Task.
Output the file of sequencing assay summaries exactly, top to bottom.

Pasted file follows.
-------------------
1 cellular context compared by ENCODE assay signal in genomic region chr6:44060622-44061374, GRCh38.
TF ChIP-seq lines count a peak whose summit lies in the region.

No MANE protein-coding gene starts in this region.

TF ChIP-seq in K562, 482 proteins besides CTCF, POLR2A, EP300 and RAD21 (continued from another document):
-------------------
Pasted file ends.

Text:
1 cellular context compared by ENCODE assay signal in genomic region chr6:44060622-44061374, GRCh38.
TF ChIP-seq lines count a peak whose summit lies in the region.

No MANE protein-coding gene starts in this region.

TF ChIP-seq in K562, 482 proteins besides CTCF, POLR2A, EP300 and RAD21 (continued from another document):